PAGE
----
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Dollar Turns Weak Against Most Of Its Peers

The U.S. dollar recovered after early weakness on Wednesday but started losing ground past noon, weighed down by remarks by the Federal Reserve Chairman Jerome Powell that interest rates will remain at near-zero levels for the foreseeable future.

Powell testified before House Financial Services Committee today, with his prepared remarks mirroring those he delivered before the Senate Banking Committee on Tuesday.

The Fed chief also continued to downplay the risks of inflation, which have recently spooked investors and driven treasury yields to their highest levels since the early days of the coronavirus pandemic.

Meanwhile, data released by the Commerce Department showed new home sales spiked by 4.3% to an annual rate of 923,000 in January after soaring by 5.5% to a revised rate of 885,000 in December. Economists had expected new home sales to surge up by 1.5 percent to a rate of 855,000 from the 842,000 originally reported for the previous month.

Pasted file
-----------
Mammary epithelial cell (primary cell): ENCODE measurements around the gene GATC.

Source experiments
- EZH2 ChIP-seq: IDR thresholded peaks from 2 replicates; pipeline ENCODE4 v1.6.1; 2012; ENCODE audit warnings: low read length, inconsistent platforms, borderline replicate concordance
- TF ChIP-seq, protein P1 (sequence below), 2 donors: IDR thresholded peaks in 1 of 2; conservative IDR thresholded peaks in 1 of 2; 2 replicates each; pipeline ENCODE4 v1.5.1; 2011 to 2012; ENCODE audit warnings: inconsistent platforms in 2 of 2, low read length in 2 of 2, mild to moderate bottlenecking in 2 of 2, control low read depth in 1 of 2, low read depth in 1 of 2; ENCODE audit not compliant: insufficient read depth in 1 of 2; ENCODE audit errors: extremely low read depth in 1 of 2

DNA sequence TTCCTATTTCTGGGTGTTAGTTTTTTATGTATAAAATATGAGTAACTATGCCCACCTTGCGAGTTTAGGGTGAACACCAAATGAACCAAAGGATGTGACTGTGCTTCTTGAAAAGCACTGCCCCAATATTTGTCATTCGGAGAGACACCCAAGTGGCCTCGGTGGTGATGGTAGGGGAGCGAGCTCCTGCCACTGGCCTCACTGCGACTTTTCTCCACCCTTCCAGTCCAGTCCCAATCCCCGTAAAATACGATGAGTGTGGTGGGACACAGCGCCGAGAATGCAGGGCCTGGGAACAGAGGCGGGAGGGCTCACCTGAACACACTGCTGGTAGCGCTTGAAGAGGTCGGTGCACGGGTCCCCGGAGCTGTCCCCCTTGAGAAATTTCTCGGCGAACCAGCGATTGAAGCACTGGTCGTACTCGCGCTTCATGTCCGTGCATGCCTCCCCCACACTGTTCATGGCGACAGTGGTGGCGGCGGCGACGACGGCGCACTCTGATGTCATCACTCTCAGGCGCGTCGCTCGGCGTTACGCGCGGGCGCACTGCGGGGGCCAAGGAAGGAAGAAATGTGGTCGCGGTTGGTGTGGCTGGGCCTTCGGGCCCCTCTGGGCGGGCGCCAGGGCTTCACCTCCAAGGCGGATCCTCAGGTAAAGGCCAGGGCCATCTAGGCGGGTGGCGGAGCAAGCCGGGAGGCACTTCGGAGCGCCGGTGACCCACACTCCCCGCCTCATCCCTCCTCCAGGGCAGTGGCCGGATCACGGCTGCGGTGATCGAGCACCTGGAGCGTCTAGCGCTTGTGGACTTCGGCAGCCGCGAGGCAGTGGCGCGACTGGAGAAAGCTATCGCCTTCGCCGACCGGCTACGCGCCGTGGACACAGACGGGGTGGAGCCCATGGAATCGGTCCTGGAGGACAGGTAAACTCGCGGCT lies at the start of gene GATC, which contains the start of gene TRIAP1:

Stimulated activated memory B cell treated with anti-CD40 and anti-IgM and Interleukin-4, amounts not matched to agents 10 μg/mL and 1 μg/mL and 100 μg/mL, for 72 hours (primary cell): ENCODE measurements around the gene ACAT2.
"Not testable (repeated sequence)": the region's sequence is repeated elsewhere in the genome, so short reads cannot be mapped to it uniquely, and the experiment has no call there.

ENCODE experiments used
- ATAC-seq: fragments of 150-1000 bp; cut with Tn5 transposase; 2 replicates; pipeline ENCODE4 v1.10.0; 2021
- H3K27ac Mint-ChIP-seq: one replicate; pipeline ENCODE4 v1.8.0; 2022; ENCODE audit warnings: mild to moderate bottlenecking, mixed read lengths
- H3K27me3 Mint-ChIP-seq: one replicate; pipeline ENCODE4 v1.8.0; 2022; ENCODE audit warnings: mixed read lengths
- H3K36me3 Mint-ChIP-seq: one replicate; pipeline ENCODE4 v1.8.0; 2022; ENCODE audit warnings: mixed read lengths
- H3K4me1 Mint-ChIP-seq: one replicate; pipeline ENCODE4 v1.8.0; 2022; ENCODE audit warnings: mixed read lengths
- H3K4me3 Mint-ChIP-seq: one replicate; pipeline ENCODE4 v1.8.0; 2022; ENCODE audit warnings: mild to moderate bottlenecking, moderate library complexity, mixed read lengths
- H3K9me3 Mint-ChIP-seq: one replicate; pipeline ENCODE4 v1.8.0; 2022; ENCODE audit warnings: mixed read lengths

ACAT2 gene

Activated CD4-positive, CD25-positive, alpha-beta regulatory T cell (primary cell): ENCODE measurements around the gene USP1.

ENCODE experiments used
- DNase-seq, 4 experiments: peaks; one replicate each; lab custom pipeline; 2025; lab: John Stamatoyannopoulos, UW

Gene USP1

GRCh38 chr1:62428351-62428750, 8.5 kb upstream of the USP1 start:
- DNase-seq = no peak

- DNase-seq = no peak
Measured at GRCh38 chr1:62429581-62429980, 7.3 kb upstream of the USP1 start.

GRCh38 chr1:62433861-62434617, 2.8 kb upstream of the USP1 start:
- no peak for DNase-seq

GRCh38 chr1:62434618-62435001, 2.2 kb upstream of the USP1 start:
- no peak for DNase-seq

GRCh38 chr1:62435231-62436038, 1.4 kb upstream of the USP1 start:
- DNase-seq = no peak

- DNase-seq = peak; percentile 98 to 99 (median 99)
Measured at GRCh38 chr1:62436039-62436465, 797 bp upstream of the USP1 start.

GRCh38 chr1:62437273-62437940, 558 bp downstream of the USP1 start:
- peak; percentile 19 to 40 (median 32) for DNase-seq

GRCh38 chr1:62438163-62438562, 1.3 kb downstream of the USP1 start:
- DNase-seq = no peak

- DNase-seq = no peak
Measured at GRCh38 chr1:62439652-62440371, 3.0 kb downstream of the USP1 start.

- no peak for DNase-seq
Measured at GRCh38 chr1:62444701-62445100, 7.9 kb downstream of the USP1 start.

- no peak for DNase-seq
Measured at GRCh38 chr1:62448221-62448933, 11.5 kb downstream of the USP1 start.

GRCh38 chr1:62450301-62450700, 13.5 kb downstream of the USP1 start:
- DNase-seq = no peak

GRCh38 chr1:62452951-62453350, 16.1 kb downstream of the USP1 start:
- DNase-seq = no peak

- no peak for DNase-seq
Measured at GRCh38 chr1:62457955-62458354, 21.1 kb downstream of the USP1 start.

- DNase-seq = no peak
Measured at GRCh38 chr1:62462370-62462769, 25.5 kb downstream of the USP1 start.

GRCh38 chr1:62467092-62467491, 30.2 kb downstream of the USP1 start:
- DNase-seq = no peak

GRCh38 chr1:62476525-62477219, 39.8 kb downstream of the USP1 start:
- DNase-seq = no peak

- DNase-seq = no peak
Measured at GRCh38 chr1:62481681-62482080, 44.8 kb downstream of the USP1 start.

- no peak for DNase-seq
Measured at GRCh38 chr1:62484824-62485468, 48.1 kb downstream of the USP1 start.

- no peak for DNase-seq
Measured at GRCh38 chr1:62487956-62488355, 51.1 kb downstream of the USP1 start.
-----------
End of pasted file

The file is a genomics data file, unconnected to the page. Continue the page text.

The dollar index, which advanced to 90.43 from a low of 89.98, slid to 90.02 by late afternoon, losing about 0.16%.

Against the Euro, the dollar weakened to $1.2173, sliding 0.17% from previous close of $1.2152.

The Pound Sterling was stronger, fetching $1.4142 a unit, about 0.2% more than Tuesday's close of $1.4114.

The Yen weakened to 105.85 a dollar, from 105.25.

The Aussie firmed up against the greenback. The AUD-USD pair was quoting at 0.7972, giving the Aussie a gain of nearly 0.8%.

The Swiss franc weakened to 0.9065 a dollar, sliding by about 0.15%. The Loonie strengthened to 1.2507 a dollar, gaining nearly 0.7%, as crude oil prices rose sharply.

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